After graduating from Highland High School, Haaland worked at a local bakery.[19] In 1988, she enrolled at the University of New Mexico, where she earned her Bachelor of Arts in English in 1994.[20][21] Four days after graduating, she gave birth to her daughter, Somáh.[18] As a single mother, Haaland started a salsa company to support herself and her daughter.[22][23] At times during this period, she did not earn enough money to afford housing and had to rely on friends for shelter.[18] She also relied on food stamps at times.[22] She earned her Juris Doctor in Indian law from the University of New Mexico School of Law in 2006, but is not a member of the New Mexico State Bar.[20][21][24] Haaland became the first chairwoman elected to the Laguna Development Corporation Board of Directors, a Laguna-owned business created to strengthen the Laguna Community and its economy.[19][25] As chairwoman, she oversaw business operations for the second largest tribal gaming enterprise in New Mexico[26] and successfully advocated for the corporation to create policies and commitments to earth-friendly business practices.[26] She served as the tribal administrator for the San Felipe Pueblo from January 2013 to November 2015.[14][20][21]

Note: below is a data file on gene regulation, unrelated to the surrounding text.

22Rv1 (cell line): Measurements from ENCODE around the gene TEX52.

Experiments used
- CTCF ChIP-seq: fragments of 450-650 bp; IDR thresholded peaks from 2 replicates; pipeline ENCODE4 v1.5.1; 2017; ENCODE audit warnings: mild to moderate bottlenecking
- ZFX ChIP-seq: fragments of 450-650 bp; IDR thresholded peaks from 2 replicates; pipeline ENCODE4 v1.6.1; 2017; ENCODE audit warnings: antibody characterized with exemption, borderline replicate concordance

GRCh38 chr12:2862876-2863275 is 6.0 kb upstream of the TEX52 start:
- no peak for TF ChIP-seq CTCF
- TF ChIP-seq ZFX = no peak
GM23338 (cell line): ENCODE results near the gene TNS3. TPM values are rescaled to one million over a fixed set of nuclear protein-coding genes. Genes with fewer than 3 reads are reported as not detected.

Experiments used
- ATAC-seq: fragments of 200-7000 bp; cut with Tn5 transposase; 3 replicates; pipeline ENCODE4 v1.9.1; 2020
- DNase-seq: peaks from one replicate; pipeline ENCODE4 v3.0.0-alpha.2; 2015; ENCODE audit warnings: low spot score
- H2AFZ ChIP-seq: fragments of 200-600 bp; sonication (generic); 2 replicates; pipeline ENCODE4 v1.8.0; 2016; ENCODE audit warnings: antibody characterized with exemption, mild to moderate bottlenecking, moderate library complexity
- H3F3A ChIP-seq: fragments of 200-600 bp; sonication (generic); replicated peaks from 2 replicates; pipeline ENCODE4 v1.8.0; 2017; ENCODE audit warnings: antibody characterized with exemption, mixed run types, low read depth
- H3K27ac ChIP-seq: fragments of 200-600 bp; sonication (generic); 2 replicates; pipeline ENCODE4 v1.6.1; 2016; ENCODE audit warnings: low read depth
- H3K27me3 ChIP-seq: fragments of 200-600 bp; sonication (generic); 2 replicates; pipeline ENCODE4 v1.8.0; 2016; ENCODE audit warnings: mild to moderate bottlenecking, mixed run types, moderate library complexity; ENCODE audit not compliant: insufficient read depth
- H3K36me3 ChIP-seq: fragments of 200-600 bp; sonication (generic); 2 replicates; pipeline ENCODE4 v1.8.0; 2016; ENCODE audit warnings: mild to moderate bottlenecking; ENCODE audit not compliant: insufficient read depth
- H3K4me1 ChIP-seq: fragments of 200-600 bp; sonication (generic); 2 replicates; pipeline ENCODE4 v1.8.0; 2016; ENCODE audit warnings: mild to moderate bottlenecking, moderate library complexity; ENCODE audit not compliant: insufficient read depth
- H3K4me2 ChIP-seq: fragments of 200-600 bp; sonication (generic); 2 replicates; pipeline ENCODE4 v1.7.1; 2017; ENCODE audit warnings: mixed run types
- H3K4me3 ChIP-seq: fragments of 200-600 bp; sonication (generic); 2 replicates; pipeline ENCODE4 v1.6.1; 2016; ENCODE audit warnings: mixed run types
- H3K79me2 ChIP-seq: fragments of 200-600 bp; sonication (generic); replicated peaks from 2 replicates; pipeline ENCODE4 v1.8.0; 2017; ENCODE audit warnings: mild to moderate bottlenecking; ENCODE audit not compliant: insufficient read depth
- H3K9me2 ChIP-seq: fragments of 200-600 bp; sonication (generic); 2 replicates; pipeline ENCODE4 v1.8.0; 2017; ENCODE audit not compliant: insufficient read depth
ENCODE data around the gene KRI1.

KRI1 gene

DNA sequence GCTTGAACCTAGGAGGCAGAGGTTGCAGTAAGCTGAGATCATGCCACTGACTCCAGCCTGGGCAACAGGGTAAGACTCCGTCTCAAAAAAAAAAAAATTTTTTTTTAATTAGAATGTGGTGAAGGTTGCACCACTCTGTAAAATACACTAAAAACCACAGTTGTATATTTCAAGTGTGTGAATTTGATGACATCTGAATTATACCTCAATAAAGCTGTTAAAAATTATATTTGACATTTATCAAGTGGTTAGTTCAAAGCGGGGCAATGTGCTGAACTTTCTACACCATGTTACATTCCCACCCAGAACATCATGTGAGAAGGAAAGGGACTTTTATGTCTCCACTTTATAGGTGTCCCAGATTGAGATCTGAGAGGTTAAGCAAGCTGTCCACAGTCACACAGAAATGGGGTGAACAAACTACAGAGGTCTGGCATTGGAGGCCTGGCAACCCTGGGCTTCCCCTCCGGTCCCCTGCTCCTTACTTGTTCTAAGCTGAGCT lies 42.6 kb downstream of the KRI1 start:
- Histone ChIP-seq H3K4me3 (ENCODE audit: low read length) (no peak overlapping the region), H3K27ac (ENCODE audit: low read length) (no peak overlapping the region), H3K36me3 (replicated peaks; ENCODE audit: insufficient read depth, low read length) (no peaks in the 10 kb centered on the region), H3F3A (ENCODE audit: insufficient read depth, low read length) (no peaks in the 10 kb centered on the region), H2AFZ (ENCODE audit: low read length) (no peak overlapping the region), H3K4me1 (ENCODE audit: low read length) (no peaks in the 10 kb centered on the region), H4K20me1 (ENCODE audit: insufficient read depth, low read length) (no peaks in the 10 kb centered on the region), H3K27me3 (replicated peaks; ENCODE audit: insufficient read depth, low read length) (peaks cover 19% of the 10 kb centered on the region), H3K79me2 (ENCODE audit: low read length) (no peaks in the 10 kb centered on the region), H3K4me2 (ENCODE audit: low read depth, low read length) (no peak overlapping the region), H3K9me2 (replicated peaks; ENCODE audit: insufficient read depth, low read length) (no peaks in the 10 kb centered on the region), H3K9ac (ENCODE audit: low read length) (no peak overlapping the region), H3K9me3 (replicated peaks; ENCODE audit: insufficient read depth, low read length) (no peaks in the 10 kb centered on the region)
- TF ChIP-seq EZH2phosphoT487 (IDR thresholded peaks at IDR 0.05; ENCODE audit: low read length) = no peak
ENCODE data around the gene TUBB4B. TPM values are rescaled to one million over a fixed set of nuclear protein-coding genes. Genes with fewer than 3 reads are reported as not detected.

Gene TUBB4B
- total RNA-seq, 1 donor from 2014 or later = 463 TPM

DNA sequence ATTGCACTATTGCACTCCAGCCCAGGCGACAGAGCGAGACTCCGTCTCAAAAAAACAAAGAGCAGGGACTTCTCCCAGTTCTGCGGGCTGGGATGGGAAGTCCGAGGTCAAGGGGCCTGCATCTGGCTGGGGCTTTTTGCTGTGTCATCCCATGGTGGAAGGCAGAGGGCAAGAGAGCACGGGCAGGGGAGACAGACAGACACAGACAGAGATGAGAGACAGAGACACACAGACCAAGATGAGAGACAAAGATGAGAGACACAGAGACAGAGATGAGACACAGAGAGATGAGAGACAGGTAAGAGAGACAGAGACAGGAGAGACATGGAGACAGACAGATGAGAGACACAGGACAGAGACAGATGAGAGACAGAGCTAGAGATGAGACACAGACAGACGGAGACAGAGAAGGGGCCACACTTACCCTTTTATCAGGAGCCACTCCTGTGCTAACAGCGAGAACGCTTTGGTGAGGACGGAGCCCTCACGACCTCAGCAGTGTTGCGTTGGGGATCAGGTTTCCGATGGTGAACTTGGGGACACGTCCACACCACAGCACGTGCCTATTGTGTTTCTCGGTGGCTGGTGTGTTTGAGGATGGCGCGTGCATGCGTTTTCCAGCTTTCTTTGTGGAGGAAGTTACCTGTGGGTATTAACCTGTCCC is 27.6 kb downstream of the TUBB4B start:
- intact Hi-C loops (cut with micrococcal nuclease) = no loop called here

Earlier political career

In 2012, Haaland served as the state's vote director for Native Americans in Barack Obama's 2012 presidential reelection campaign.[27] She served as the chair of Democratic Party of New Mexico Native American Caucus from 2012 to 2013.[11] She ran for Lieutenant Governor of New Mexico in 2014.[14] Her ticket, headed by then-Attorney General of New Mexico Gary King, the Democratic nominee for Governor of New Mexico, lost to the Republican ticket of Governor Susana Martinez and Lieutenant Governor John Sanchez.[28][29]